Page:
7. Now that the Timeline has been opened, we now need to fill it in with some data so that it will do something when activated. The first thing that we need to do is to add a Float Track to the Timeline by clicking on the Add Float Track icon. Then we need to add two Key Tracks by using the Right Mouse Button and clicking anywhere in the light gray area and then selecting Add Key from the menu. We want to add two keys, one at 0 time and value of 0 and one Key at time 1 and value of 1. Once the key points have been added, do not forget to name the track so that it is easier to know what it does. For this example, we will use Des_Amount as the name. When completed, you should have something that looks like this.

  8. With the Timeline now set up correctly, you can close the Timeline menu and get back to the Event Graph for the Level Blueprint. Once you have the Level Blueprint available, you can start to connect all of the nodes together. When completed, your Blueprint should look something like this. MPC_Connecting_Nodes.png

  9. Now that everything is connected, make sure to Compile your Level Blueprint by pressing the Compile button and then close the Blueprint Editor. Once the Blueprint Editor has been closed, it is now time to test to see our changes happen in game. To do this, all you need to do is press the Play icon that is on the Main Toolbar. Once you press play, a new window will be displayed with the level running inside of it. To see the Material Collection Parameter in action, hold down the Left Mouse Button and the colors of the Materials in the scene will go from their original color to grey. Release the Left Mouse Button, and the Materials will return their original color.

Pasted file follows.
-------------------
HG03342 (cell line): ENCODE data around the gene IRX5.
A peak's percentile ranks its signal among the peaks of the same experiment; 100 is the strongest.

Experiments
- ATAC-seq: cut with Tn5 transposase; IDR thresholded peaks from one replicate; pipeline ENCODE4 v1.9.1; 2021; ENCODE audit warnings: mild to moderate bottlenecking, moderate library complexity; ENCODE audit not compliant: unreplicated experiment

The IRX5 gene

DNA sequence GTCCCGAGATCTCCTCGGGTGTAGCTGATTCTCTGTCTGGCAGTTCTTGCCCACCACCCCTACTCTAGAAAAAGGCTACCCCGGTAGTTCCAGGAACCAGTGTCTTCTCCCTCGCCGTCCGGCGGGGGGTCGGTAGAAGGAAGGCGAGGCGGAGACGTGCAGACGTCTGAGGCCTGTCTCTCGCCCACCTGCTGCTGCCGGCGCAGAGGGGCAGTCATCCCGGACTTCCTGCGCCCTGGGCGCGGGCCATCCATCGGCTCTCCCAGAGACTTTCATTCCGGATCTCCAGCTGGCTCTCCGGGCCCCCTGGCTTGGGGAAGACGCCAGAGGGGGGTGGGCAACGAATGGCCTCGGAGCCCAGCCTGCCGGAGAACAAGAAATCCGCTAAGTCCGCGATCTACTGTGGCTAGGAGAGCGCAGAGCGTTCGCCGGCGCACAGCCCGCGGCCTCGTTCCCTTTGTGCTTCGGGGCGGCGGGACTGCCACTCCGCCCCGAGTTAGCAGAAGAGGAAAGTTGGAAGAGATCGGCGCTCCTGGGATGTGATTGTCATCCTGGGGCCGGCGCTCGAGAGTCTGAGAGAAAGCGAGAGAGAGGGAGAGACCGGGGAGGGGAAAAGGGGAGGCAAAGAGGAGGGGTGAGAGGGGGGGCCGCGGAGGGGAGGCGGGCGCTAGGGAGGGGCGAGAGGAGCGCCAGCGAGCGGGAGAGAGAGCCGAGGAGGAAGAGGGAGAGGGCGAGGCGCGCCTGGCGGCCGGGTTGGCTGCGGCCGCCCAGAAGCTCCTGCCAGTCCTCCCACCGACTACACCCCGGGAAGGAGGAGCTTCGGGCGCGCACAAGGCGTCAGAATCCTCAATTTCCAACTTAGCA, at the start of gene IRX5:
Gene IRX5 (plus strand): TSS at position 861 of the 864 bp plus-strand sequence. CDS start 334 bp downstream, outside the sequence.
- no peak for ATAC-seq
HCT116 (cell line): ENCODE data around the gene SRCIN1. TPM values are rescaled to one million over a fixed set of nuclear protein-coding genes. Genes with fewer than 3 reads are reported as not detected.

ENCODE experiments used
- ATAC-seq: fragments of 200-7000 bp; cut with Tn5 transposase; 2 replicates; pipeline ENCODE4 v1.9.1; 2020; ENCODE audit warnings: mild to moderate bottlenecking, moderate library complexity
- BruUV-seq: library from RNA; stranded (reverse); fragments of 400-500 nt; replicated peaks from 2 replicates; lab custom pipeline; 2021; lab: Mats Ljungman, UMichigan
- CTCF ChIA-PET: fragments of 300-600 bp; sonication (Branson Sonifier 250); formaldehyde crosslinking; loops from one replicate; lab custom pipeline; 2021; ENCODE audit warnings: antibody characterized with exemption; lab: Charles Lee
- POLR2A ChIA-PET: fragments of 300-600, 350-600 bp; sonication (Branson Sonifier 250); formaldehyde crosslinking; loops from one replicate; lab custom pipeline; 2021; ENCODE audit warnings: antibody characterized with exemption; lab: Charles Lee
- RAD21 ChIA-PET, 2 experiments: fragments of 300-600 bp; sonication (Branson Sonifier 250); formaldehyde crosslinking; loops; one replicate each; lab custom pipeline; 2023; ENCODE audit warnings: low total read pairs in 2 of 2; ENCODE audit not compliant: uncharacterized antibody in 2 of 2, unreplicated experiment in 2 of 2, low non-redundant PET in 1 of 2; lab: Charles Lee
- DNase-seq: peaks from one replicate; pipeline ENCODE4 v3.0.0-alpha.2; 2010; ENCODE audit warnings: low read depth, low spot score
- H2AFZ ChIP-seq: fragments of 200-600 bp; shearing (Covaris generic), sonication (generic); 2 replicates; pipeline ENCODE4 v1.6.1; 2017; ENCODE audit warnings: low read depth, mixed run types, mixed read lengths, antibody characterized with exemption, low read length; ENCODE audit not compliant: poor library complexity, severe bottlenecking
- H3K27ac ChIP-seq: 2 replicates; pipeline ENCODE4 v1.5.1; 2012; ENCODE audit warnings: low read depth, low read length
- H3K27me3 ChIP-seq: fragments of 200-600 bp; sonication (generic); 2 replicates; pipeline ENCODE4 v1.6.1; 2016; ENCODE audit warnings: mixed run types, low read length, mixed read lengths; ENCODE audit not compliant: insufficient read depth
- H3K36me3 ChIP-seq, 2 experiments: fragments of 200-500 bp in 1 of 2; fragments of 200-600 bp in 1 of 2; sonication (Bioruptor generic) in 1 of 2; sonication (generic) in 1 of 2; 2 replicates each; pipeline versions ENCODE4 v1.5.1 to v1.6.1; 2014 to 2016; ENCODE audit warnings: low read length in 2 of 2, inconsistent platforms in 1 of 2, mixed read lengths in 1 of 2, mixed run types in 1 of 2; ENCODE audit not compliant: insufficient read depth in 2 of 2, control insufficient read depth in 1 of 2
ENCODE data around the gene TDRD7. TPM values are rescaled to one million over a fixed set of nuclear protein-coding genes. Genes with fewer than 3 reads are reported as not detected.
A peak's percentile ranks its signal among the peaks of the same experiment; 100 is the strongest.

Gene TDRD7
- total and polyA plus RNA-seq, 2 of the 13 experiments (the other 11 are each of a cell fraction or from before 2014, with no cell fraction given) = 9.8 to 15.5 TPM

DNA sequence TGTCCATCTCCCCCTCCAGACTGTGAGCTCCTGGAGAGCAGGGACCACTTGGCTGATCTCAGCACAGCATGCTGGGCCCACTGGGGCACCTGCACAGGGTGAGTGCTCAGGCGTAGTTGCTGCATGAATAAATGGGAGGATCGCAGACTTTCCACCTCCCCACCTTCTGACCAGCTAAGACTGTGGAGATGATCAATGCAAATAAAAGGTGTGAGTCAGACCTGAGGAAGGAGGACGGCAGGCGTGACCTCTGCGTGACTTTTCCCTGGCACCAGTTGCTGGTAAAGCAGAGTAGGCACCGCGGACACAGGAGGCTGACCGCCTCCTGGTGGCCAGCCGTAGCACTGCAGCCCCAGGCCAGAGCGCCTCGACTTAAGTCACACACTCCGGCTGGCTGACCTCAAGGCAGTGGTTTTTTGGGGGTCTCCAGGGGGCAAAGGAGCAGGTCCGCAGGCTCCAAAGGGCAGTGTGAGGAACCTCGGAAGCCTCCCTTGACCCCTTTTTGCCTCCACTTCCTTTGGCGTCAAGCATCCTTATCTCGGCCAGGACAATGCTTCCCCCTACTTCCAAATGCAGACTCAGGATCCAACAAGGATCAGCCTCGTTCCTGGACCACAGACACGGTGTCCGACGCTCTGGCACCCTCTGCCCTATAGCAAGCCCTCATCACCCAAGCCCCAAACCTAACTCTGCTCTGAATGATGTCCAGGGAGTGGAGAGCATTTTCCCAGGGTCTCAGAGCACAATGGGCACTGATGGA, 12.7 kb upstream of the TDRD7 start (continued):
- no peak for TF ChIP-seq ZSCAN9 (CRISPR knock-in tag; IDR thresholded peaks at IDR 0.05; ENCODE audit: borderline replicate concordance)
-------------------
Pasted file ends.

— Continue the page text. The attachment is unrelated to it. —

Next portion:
Limitations and Performance Characteristics

A Material can reference, at most, two different MaterialParameterCollections. One is typically used for game-wide values while the other can be used for level specific parameters. A collection can have up to 1024 scalar parameters and 1024 vector parameters.

Modifying the number of parameters in a collection will cause a recompile of all Materials that reference that collection. If you need to add numerous parameters, it can be faster to add a lot of parameters up front in an empty map.

If you rename a parameter, any Materials referencing that parameter will continue to work as expected. However, any Blueprint referencing that parameter will now be broken. You must reassign the ParameterName of the Blueprint function which operates on the collection to fix this.

Updating values in a MaterialParameterCollection is much more efficient than setting many different parameters on various Material instances.